British Council distorting name of Persian Gulf

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LONDON, March 4 (IranMania) – The British Council has been reprimanded by Iran for distorting the name of the Persian Gulf in a publication on the position of English as a global language, IRNA reported.

“It is expected that British Council Publications observe a high standard of scientific authenticity and accuracy and therefore it would be regrettable if such high professional position were to be compromised,” the Iranian Embassy in London said.

It said “such a blatant oversight coming from a reputable publisher which is respected the world over, is all the more astonishing” in using the fictitious name of Arabian Gulf for the Persian Gulf.

In a letter to the British Council, which acts as the cultural arm of the UK’s Foreign Office, the embassy also said that it wanted to drawn attention to the incorrect use of the “forged name.” “It is very surprising to see that the time-honored name Persian Gulf which was used in ancient Admiralty charts, among other documents, is now being distorted, apparently for lack of proper attention to this historic fact.”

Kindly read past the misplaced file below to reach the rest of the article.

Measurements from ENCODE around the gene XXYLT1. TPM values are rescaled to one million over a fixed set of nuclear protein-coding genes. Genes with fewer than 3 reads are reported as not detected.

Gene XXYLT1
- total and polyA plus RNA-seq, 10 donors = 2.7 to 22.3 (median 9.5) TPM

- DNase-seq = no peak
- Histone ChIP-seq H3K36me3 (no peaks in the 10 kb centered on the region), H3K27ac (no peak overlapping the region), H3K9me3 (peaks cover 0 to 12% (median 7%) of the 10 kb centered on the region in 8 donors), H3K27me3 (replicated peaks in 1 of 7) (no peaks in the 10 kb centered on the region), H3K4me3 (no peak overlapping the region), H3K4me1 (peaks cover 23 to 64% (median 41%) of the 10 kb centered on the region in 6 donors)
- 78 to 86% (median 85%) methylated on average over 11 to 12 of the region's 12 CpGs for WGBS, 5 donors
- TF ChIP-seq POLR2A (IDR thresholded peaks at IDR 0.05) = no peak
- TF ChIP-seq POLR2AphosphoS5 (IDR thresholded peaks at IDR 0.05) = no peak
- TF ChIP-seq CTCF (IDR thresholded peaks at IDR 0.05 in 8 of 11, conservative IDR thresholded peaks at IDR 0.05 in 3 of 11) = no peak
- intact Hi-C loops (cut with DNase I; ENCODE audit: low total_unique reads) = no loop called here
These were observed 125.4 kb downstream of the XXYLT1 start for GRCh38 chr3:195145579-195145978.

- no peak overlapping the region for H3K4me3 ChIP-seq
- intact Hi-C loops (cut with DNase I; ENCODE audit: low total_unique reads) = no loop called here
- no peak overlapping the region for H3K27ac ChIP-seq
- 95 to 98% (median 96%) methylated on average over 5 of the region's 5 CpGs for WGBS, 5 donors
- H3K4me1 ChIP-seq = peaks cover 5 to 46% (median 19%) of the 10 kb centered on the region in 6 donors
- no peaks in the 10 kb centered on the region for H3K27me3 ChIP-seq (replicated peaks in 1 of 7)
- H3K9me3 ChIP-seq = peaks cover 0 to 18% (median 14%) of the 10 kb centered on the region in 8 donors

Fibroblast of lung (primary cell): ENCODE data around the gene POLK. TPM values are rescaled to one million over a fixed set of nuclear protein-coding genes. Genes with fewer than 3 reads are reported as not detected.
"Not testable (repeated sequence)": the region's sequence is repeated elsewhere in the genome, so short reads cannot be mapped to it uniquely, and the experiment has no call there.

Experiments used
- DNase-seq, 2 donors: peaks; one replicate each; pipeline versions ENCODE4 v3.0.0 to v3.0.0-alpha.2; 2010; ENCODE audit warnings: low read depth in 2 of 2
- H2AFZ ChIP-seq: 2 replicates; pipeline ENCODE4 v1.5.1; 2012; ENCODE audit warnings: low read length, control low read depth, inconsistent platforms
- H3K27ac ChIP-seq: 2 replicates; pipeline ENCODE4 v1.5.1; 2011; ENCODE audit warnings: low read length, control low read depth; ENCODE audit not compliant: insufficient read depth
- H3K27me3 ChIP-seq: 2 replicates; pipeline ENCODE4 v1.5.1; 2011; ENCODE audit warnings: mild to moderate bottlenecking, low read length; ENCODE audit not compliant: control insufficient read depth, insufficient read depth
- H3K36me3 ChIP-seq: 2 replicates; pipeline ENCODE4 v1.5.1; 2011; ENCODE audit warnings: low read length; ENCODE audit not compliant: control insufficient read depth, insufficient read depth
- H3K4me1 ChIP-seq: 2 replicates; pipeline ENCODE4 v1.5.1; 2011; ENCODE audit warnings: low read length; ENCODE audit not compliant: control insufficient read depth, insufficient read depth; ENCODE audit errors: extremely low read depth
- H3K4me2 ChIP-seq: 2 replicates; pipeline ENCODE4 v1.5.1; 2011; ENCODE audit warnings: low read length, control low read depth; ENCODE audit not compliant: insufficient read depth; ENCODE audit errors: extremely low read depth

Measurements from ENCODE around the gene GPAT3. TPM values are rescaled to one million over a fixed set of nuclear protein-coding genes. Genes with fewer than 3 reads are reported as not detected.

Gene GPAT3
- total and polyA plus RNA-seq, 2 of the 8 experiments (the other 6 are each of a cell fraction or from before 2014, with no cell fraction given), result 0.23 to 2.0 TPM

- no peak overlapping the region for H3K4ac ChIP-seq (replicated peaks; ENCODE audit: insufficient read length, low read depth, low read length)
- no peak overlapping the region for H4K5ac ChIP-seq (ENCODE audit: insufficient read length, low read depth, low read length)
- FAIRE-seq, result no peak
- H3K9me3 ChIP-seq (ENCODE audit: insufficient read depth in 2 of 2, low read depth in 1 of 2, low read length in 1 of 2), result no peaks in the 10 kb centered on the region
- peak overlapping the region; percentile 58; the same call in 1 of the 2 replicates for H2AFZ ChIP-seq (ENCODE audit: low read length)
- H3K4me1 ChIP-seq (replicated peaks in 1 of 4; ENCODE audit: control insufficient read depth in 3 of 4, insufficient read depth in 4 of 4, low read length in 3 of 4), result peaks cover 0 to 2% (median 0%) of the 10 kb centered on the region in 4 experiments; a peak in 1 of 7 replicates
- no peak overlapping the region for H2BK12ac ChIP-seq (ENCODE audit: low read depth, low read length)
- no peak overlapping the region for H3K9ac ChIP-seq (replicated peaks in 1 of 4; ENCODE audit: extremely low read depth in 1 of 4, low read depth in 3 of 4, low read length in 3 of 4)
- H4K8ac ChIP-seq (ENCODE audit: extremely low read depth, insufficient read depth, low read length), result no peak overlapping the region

The distorted name was used in English Next, published last year, authored by David Graddon, described as “a British applied linguist, well known as a writer, broadcaster, researcher and consultant on issues relating to global English.”

The embassy’s letter told the Council’s director general Sir David Green that surely he was aware of the “vast quantity of historical documents as well as United Nations directives, which testify to the authentic name Persian Gulf.”

To prevent any repetition of distorting the geographical facts, the director general was advised of a sample of the documentary evidence that has led the United Nations Organisation and all the specialized international bodies and agencies to observe.

“It is hoped that you will take into account the long-established political and historical facts and reflect the authentic historical form: Persian Gulf.”

In September 2004, the British Council was forced to sack its press officer Harry Cummins after it was revealed that he had been writing a series of Islamophobic articles under a pseudo name for the Sunday Telegraph.

Last week, it announced that it was cutting its budget for Europe to spend Pnds 20 mln $39 m) in a switch of focus to Muslim countries for what it said was aimed to bridge a “widening gap of trust” in the Middle East.


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